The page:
"FCPA Flash -- A Conversation with Homer Moyer"FCPA Professor
In this podcast, Homer Moyer participates in a conversation with the FCPA Professor regarding the evolution of the U.S. Foreign Corrupt Practices Act (FCPA) over its history and recent FCPA enforcement trends and policies, such as the U.S. Department of Justice's (DOJ's) FCPA "pilot" program, increased emphasis on voluntary disclosure and growing use of disgorgement and forfeiture as penalties.
Although from a public policy perspective, the FCPA can be seen to be "a remarkable success," Moyer said, current enforcement trends have also introduced complications and raised a host of new issues. For example, multi-jurisdiction investigations, which have now become a reality, raise many new issues for the companies that are the targets of those investigations, from differing national enforcement practices to dilemmas created by national data privacy laws. The increased emphasis on voluntary disclosure, which is appropriate in certain circumstances, carries with it the risk that whether a company has made a voluntary disclosure could become more important than the merits of the case, or could inappropriately influence declination decisions. Similarly, developing strong "incentives" for voluntary disclosure could at some point become, as a practical matter, the equivalent of a mandatory reporting requirement, which Congress chose not to require and which enforcement agencies should not want.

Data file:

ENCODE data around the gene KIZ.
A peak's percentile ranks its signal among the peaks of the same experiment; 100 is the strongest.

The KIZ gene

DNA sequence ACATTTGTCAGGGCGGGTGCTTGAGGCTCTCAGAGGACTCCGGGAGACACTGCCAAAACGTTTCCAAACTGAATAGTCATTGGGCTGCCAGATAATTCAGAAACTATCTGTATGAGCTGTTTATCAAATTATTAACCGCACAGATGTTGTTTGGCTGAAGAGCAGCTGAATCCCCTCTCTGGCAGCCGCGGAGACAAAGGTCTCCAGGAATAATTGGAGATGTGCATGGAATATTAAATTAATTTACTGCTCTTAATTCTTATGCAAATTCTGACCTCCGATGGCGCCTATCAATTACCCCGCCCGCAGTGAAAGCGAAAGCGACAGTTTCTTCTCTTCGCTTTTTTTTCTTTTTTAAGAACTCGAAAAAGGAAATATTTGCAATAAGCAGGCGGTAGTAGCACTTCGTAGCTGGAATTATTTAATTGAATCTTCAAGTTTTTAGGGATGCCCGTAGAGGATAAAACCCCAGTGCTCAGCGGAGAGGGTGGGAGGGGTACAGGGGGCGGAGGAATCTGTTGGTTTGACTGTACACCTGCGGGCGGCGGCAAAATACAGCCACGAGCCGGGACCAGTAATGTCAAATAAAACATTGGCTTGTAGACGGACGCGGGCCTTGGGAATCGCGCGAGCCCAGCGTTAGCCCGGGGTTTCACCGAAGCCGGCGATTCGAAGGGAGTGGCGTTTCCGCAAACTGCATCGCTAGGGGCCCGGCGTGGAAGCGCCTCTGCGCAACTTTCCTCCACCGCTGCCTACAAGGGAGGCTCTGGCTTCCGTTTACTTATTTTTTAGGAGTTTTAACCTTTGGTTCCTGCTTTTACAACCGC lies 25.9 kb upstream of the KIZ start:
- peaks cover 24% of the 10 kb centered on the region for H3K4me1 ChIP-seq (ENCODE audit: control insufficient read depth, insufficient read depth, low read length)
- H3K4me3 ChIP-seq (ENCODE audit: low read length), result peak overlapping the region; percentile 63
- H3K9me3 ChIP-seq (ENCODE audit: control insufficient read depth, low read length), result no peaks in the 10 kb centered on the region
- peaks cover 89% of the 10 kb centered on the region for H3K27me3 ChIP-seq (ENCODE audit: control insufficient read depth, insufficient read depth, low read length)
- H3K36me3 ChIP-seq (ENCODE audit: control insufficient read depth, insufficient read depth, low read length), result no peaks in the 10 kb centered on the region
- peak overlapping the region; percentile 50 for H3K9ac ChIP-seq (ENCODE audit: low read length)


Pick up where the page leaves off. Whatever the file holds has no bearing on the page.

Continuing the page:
Moyer also noted that the use of equitable remedies such as disgorgement is potentially subject to abuse if used as a vehicle for getting around the statute of limitations (on the theory that equitable remedies are not time-barred by the statute). Also, the IRS has just come out with guidance on the deductibility of disgorged profits that makes clear that the IRS and the SEC employ different, conflicting definitions of when disgorgement is "punitive," which could effectively subject companies to a double penalty, or give companies a new argument for limiting disgorgement. Finally, he identifies how both enforcement agencies and private counsel can, and should, avoid unnecessarily long and unnecessarily costly investigations.